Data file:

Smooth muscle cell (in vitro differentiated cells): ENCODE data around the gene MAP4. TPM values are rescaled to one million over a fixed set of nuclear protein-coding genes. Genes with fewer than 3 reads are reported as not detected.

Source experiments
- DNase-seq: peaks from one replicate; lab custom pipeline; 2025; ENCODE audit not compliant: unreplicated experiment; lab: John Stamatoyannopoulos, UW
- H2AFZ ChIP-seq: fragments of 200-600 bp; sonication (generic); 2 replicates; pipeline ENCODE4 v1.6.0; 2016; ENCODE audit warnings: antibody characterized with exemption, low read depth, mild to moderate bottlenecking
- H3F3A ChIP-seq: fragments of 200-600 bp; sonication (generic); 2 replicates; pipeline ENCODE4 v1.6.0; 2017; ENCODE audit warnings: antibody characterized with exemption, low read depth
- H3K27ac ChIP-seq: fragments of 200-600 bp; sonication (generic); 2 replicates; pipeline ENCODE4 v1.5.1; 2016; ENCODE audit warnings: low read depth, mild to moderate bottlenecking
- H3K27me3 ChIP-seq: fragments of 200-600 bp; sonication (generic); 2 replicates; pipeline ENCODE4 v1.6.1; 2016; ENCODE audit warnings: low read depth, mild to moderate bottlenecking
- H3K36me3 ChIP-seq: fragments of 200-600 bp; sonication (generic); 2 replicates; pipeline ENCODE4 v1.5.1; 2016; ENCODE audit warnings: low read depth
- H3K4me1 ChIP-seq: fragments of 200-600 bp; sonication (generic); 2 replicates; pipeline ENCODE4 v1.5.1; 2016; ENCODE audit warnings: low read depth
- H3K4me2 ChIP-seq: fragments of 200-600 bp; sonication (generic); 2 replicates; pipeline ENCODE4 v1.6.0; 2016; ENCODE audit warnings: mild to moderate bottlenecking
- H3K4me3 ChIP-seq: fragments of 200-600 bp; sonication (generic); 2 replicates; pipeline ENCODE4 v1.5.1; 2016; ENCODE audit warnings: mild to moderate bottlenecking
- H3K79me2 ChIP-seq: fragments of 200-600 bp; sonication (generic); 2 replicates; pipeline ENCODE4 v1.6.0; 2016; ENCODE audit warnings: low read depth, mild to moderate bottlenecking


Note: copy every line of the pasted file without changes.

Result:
Smooth muscle cell (in vitro differentiated cells): ENCODE data around the gene MAP4. TPM values are rescaled to one million over a fixed set of nuclear protein-coding genes. Genes with fewer than 3 reads are reported as not detected.

Source experiments
- DNase-seq: peaks from one replicate; lab custom pipeline; 2025; ENCODE audit not compliant: unreplicated experiment; lab: John Stamatoyannopoulos, UW
- H2AFZ ChIP-seq: fragments of 200-600 bp; sonication (generic); 2 replicates; pipeline ENCODE4 v1.6.0; 2016; ENCODE audit warnings: antibody characterized with exemption, low read depth, mild to moderate bottlenecking
- H3F3A ChIP-seq: fragments of 200-600 bp; sonication (generic); 2 replicates; pipeline ENCODE4 v1.6.0; 2017; ENCODE audit warnings: antibody characterized with exemption, low read depth
- H3K27ac ChIP-seq: fragments of 200-600 bp; sonication (generic); 2 replicates; pipeline ENCODE4 v1.5.1; 2016; ENCODE audit warnings: low read depth, mild to moderate bottlenecking
- H3K27me3 ChIP-seq: fragments of 200-600 bp; sonication (generic); 2 replicates; pipeline ENCODE4 v1.6.1; 2016; ENCODE audit warnings: low read depth, mild to moderate bottlenecking
- H3K36me3 ChIP-seq: fragments of 200-600 bp; sonication (generic); 2 replicates; pipeline ENCODE4 v1.5.1; 2016; ENCODE audit warnings: low read depth
- H3K4me1 ChIP-seq: fragments of 200-600 bp; sonication (generic); 2 replicates; pipeline ENCODE4 v1.5.1; 2016; ENCODE audit warnings: low read depth
- H3K4me2 ChIP-seq: fragments of 200-600 bp; sonication (generic); 2 replicates; pipeline ENCODE4 v1.6.0; 2016; ENCODE audit warnings: mild to moderate bottlenecking
- H3K4me3 ChIP-seq: fragments of 200-600 bp; sonication (generic); 2 replicates; pipeline ENCODE4 v1.5.1; 2016; ENCODE audit warnings: mild to moderate bottlenecking
- H3K79me2 ChIP-seq: fragments of 200-600 bp; sonication (generic); 2 replicates; pipeline ENCODE4 v1.6.0; 2016; ENCODE audit warnings: low read depth, mild to moderate bottlenecking